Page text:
Although school started for Bear last week, the majority of kids go back tomorrow. Figuring the wait time at First Choice would be horrendous and thinking I was being really clever, I called a place in the mall and made an appointment for him. The result? Bear's anxiety, which has grown exponentially this summer, reared its ugly head and he refused to go in. Rather, I chased him pretty much from one end of the mall to the other (thank goodness it was dead, so I could see him at all times), calling for him to stop. Oh, did I mention I had Stitch with me? So I followed Bear around, unable to catch up, alternately dragging and carrying a 27lb toddler, with people looking at me funny as I went by for the second (or was it third?) time, still trying to catch up. Funny, what stopped him was when I yelled out "Bear! ArrĂȘte de marcher!" I guess French school is paying off.

After discussing it for a few minutes, we established that he was scared to go in because he didn't know them and he didn't know how they cut hair. My explanation that they cut hair just like everyone else, with water and scissors, held no weight with him, and so we decided together that we would go to First Choice, where he would be more comfortable. First, though, we would swing by Grandma and Granddad's to see if we could leave Stitch with them, because I was drained by this point.

Thankfully, everything sailed along beautifully after that. Grandma and Grandpa were home and were delighted to have Stitch for an hour. Bear and I arrived at First Choice to discover we had just missed the rush and we didn't even have to wait! We were in and out of there in about 20 minutes, and then on to Walmart for the promised shopping excursion.

So, if you've done the math, a 20 minute hair cut took two days. No wonder my house is a mess! (That, and I really hate cleaning, but today I'll blame it on Bear.)


  1. Oh gosh, I'm sorry but I laughed the whole way through this one, especially the mental image of people seeing you for the second or third time chasing Bear around.

  2. I laugh now, but I certainly wasn't laughing at the time! Ah, life with Bear. At least I got some exercise!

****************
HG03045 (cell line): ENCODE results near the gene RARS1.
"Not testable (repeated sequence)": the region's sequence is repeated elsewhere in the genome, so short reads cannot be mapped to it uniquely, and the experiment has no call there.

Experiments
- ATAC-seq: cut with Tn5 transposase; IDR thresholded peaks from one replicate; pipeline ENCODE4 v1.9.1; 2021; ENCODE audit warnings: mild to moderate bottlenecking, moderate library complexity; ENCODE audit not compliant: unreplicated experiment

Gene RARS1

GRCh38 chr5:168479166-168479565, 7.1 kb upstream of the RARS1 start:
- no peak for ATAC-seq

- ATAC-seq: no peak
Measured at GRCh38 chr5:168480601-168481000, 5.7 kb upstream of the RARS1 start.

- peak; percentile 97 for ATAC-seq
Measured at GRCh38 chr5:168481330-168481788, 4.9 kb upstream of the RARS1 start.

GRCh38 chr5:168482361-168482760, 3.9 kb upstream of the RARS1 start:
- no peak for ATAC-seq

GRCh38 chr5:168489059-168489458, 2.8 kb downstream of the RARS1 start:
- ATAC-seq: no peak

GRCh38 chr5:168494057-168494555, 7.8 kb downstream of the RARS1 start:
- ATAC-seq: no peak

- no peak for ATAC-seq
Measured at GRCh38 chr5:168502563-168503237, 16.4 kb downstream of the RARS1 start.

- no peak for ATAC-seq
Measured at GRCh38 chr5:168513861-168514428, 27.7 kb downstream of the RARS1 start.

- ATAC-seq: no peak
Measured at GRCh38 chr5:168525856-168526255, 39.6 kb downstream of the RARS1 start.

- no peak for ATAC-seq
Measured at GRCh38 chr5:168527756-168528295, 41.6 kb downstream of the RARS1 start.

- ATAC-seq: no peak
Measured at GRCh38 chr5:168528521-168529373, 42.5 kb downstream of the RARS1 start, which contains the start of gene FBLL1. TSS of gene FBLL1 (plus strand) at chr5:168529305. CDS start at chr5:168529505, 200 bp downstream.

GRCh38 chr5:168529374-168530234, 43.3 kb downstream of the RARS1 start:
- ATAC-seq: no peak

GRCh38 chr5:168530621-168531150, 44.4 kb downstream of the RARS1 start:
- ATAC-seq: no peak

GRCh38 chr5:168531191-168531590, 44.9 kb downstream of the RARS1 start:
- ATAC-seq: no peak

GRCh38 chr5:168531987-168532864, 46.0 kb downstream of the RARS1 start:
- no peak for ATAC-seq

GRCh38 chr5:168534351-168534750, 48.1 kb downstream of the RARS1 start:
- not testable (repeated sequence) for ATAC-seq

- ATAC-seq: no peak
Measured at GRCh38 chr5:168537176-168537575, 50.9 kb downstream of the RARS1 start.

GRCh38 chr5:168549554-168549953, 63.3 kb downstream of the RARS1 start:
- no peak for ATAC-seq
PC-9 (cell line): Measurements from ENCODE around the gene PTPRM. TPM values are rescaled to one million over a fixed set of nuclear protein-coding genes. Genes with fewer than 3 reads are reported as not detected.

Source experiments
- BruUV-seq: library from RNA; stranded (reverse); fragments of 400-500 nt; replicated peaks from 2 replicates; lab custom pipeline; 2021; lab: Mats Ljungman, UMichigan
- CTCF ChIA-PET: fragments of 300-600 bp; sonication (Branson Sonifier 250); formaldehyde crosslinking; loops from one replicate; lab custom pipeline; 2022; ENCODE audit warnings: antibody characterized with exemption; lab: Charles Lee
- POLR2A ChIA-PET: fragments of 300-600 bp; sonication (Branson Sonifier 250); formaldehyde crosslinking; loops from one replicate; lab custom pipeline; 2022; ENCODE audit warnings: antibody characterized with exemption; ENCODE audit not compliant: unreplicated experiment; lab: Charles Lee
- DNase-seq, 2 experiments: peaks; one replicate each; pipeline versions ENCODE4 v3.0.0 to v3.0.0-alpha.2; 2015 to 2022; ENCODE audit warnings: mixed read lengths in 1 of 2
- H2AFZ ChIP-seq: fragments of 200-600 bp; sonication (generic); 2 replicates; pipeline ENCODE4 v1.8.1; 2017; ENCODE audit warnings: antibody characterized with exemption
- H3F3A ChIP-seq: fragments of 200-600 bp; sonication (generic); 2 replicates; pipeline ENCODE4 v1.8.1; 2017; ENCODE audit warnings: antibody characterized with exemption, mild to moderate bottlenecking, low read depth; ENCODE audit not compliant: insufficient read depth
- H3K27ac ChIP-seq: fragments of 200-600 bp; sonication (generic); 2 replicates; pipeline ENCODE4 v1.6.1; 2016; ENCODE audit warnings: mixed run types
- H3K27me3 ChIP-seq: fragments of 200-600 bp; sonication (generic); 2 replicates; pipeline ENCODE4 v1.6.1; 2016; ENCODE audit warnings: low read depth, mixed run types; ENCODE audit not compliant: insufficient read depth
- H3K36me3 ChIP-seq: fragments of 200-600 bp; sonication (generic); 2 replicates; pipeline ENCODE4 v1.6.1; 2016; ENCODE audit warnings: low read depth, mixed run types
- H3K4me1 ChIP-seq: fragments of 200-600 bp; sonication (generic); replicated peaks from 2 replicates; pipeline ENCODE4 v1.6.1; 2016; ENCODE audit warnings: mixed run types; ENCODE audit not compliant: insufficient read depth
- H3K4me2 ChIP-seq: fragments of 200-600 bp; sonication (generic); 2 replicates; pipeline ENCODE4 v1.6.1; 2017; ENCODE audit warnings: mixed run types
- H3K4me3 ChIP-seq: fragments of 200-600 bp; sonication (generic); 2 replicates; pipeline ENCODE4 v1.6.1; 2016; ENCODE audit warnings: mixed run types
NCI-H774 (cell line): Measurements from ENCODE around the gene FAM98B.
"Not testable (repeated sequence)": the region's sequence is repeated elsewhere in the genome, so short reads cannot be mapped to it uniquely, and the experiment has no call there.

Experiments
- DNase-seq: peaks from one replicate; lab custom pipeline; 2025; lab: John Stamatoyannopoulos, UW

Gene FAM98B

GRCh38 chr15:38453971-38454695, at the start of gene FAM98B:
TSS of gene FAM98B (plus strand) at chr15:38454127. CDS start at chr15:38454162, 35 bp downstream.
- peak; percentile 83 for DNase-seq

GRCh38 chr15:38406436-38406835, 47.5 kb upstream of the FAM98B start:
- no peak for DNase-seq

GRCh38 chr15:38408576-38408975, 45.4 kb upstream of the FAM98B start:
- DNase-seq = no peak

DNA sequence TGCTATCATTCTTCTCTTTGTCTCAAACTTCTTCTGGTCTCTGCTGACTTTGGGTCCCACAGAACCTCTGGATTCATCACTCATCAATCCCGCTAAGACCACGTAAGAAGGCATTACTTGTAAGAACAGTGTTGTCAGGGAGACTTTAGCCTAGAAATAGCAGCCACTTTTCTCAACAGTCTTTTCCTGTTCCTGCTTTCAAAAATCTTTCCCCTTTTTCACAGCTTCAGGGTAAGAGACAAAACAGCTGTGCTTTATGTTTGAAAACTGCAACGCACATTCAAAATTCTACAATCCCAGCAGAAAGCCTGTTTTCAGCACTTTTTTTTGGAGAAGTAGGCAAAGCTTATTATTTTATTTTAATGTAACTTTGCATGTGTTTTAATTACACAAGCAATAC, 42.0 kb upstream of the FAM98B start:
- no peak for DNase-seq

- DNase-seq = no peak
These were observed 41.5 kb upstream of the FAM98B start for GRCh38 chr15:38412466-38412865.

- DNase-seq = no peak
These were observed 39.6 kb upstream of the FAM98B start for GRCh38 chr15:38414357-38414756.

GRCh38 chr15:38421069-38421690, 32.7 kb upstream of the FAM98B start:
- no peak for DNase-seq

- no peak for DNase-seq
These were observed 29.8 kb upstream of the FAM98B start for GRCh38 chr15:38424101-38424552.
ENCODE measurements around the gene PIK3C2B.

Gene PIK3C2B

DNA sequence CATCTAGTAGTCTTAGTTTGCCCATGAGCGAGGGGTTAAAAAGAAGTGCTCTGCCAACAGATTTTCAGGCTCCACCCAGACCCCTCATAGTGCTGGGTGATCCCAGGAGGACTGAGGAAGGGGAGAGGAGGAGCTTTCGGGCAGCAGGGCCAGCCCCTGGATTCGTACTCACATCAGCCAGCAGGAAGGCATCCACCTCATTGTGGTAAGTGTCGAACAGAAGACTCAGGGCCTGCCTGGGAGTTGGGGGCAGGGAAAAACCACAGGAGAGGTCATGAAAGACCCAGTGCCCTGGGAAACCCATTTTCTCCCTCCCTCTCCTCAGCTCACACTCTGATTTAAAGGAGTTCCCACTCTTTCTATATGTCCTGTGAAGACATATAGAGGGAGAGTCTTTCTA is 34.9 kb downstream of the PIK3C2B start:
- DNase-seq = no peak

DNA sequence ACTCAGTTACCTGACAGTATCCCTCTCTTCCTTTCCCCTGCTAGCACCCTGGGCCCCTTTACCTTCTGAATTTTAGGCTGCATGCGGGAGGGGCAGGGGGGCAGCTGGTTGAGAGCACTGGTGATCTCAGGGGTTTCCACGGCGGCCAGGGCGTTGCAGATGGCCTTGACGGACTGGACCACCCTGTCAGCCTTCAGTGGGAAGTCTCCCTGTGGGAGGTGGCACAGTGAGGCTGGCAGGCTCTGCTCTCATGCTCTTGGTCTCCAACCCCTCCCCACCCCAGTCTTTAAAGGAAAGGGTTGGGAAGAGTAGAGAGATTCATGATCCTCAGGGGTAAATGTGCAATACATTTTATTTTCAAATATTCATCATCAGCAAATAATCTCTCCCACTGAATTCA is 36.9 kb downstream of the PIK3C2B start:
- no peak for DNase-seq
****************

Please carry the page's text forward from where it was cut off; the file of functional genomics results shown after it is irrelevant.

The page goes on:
3. Oh yeah. Vampira won't comb her hair. She has fine, curly hair and it tangles when you look at it. She has a super-sensitive scalp and it hurts to brush her hair, even when I'm holding it, have plastered it with detangler and am using an afro comb first to get the tangles out.

    I am taking her after school tomorrow to get HER hair cut. 2 years of every other day fight about the hair was enough. I'm not doing it every day. Hello layers...if she agrees to go in, although we have a trip to Zellers to buy a Barbie planned after so maybe...

  4. Good luck with that, Lisa! You'll have to blog about it and let us know how it goes. ;-)

  5. Great story - I can identify to some degree. I have Boy, age 12 with ODD (just found out) I say to some degree because I don't drive due to the fact that I have epilepsy and am on heavy meds. So, imagine if you can, a 12 year old Bear, out of control, and you are unable to leave the house - that is until your husband comes home, and by that time he doesn't feel like going anywhere! Thank you for this blog. I believe I will start my own soon complete with Boy's adventures - (and my own!) I will sty in touch. God bless you!

  6. I can completely relate! It's one of my many reasons for quitting my job and working from home on my own schedule because with an ADHD ODD child you pretty much can never get anything accomplished in a timely manner. Some days just getting my son to sit down and eat takes all day and all my energy. Trying to get ready in the morning and the kids out the door (when a fit ensues each and every day over just getting dressed) leaves little energy to do much but go home and cry afterwards. It's not all terrible but it is very draining. I love my little guy more than words can express but some days just stick a fork in me because I'm done.